June 04, 2003

Junes I Have Known

Well dear hearts, I was pure wrung out by the time I drug in at 10:00 last night. But not sleepy... oh no! I was surging with adrenalin and buzzing with all the events of the day to tell Ann when I got home. The lights were on in the house when I drove up; but she was fast asleep. Even the dog had checked out, didn't even lift his head to say "would you kindly be quiet, we didn't wait up for ya". Yes, I see that.

I'd been at it since early in the morning in preparation for this long day. I knew what it was that I must do before Tuesday's class: go through an entire year of this weblog and extract scribblings such as might not draw too many snickers, samples that might show a shred of promise and might allow an interested reader (yes! I might have one or two) at a glance (well, what I ended up with was about 50 pages, so it would have to be a longish glance) to be able to offer opinions as to just how to characterize the 'genre' or voice or audience of my collected writings. This portfolio, if I may glorify this bric-a-brac as such, I hole-punched and put in a very used three-ring binder, on the cover of which there was a clear acetate panel inviting a 'front cover'. Now: If I could just find an image to go there that depicts a rural setting. Duh. So, I set off with this tome, knowing that Dr. Higgs has specifically asked for our 'writing samples' for his perusal on Thursday after class.

Yesterday, we began by going around the circle, reading pieces of our work. Herein lies a long and separate post for later, perhaps. Suffice it to say that we did, at last, learn a good bit about each other this way. And thankfully, there was not a lot of wincing going on, as the material was generally worthy of positive criticism. Anywho: at the first break, I captured the prof before he could even stand up and stretch.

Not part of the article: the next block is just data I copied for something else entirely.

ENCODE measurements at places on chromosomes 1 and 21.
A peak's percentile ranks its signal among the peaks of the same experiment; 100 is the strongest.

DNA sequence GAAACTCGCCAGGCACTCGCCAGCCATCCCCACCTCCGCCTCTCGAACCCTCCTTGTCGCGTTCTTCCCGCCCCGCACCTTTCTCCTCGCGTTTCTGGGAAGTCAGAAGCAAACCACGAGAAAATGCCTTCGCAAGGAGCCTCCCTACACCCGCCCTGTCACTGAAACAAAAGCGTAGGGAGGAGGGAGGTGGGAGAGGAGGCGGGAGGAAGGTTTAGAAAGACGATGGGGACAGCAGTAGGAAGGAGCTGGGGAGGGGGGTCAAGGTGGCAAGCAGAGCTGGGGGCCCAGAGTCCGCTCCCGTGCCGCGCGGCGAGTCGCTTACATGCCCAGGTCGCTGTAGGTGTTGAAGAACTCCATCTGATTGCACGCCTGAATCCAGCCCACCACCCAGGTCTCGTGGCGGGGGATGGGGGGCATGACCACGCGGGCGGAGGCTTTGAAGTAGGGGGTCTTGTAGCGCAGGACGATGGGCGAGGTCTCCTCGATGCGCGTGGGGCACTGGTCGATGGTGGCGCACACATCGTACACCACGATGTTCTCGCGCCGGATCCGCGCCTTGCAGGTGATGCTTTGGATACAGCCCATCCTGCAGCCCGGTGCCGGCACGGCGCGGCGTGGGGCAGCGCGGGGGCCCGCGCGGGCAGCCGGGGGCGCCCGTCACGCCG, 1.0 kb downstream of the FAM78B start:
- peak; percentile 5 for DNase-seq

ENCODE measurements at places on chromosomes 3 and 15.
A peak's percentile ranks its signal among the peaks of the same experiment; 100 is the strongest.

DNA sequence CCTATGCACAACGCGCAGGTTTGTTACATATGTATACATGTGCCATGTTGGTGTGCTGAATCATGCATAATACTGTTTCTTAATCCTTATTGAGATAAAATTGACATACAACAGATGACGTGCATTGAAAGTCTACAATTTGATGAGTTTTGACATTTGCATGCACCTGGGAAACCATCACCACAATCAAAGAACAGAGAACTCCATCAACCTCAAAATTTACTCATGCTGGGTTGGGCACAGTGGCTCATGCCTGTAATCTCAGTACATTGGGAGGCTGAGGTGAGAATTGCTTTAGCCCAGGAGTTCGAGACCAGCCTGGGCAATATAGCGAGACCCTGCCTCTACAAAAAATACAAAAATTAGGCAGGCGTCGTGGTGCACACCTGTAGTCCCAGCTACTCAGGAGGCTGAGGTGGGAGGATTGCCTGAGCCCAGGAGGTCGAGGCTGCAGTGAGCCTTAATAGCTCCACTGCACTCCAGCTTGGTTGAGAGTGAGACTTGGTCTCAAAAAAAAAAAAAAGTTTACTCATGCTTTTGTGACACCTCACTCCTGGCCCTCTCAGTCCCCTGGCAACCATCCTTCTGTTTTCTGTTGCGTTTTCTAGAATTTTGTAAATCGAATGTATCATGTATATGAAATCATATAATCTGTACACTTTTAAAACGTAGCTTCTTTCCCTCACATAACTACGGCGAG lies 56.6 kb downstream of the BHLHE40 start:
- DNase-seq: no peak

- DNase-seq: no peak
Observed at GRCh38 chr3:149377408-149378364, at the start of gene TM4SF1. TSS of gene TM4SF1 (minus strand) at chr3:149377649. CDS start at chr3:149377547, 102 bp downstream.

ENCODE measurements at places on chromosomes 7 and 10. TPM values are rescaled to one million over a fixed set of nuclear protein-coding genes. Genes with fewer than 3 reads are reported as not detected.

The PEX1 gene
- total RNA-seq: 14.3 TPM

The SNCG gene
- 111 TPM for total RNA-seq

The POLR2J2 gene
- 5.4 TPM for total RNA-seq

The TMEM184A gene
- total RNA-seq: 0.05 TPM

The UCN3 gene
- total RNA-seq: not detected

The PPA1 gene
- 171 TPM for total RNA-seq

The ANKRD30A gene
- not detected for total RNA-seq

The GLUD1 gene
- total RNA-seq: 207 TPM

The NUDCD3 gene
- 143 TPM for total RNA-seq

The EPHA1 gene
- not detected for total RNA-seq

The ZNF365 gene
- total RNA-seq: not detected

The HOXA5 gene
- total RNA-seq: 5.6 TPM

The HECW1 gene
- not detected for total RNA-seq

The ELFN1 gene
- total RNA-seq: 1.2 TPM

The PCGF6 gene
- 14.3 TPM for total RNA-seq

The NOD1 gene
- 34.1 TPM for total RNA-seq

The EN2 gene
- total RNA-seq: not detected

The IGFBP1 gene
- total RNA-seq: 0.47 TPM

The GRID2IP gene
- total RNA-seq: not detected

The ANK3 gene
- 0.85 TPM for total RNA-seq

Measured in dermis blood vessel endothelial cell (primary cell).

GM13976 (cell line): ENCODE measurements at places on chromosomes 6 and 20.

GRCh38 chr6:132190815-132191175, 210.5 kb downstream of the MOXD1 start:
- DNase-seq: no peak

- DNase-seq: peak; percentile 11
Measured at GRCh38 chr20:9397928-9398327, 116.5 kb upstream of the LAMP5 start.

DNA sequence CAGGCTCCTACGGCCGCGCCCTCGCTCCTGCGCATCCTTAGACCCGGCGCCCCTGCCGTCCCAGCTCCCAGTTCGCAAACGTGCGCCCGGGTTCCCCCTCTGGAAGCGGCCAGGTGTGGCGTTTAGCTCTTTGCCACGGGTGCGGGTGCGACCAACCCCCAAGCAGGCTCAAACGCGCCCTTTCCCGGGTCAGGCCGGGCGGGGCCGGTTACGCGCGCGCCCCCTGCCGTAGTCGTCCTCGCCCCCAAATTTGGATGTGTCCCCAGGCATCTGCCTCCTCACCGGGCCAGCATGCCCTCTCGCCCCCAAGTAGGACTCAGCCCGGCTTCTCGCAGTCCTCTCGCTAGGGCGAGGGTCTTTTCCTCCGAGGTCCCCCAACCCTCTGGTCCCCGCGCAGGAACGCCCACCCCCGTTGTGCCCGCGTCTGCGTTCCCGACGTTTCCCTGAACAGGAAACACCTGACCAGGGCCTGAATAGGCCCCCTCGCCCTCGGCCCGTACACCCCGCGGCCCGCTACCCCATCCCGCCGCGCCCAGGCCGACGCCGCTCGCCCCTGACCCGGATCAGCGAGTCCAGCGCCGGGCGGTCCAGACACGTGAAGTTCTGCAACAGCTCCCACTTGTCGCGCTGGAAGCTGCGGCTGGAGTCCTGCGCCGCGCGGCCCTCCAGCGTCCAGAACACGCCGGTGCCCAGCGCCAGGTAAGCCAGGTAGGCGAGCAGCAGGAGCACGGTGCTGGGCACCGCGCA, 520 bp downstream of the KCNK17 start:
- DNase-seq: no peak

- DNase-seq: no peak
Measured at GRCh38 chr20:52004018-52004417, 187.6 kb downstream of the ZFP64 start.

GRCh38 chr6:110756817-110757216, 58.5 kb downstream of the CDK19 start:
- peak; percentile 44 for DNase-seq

"You're not going to be with us long enough for me to be shy, so I'm gonna ask you something, and you can say no, but I felt I need to take advantage of you as resource, so... since I've been writing for a year and have already accumulated my 'writing samples' (for some of my classmates this is not the case) and have them with me today, could I get you to take a look at them sooner than Thursday. I'd really appreciate your ideas about"... et cetera.

Sure, he'd be most happy to. And so my little bundle is being scrutinized by a prefessor emeritus Pulitzer Prize nominee this morning. Gulp.

After class, and before Dr. Higgs reading last night, we had dutch treat dinner at an Italian restaurant, where the four beer drinkers sat together in the middle of the table (including Dr. Higgs who manned the pitcher and never let a glass get past half empty), there were often four highly interesting conversations going on at once in different quadrants of the table. I am accustomed to neither conversation or beverage with any, not to mention, so many interesting souls. It was a good day, and I could say much, much more of the good that may come of it. Later.

Out of my little book, and as the last reader of the day, I had to chose one short piece to read. I chose a sample that I felt illustrated several things we had talked about associated with writing themes or writers: 1) apparent defeat can be resolved with a victory; 2) some of the best writing comes from writers in periods of suffering; and 3) "If the author doesn't laugh (or cry) the reader's not going to."

The piece I read was written exactly one year ago, when I was bitter and confused and bereaved from a disappointing 'bad breakup' in my profession, totally without a map of what I might do with myself, and struggling to appreciate the blessing of solitude and beauty in the midst of this life tragedy. It is the first piece in this journal that, written, made me think there may be some redemption and solace and meaning for me in writing. And so this is what I read. (Because the version read yesterday is a later and better edit of the weblog version, I'll append it to the "read more" page...)